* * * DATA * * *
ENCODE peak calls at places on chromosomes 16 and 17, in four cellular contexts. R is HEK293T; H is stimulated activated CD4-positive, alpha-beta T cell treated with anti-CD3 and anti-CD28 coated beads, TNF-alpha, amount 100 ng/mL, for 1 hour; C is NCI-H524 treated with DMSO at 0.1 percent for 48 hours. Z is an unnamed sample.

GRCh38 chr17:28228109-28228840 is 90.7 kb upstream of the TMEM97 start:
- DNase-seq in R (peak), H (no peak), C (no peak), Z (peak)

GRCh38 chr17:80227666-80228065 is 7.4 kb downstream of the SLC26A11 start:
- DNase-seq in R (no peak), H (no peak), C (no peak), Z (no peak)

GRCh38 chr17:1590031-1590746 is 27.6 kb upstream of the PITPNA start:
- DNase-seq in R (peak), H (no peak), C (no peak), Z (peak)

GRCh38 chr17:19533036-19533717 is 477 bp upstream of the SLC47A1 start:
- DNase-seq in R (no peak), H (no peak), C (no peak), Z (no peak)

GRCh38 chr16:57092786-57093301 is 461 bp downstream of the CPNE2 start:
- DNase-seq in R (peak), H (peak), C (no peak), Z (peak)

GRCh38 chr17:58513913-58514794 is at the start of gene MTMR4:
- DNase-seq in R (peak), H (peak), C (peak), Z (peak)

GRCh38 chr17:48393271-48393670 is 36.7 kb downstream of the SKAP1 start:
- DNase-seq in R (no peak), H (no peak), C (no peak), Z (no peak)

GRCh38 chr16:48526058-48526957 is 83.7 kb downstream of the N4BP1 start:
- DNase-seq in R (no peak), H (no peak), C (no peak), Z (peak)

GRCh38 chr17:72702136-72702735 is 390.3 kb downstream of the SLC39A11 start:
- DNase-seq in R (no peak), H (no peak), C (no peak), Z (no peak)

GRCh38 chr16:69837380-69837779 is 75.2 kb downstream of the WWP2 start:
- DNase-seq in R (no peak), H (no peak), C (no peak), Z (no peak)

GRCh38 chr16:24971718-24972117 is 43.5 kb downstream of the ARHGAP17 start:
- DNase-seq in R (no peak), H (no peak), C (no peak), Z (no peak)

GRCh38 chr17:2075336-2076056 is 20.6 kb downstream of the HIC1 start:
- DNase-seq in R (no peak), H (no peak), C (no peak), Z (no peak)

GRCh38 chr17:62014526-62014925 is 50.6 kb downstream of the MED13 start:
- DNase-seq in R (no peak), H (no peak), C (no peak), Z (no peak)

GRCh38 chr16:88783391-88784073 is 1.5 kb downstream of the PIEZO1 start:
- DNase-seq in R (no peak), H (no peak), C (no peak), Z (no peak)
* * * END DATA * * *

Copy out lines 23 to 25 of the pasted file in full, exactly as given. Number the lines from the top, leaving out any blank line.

- DNase-seq in R (no peak), H (no peak), C (no peak), Z (no peak)

GRCh38 chr17:2075336-2076056 is 20.6 kb downstream of the HIC1 start:
- DNase-seq in R (no peak), H (no peak), C (no peak), Z (no peak)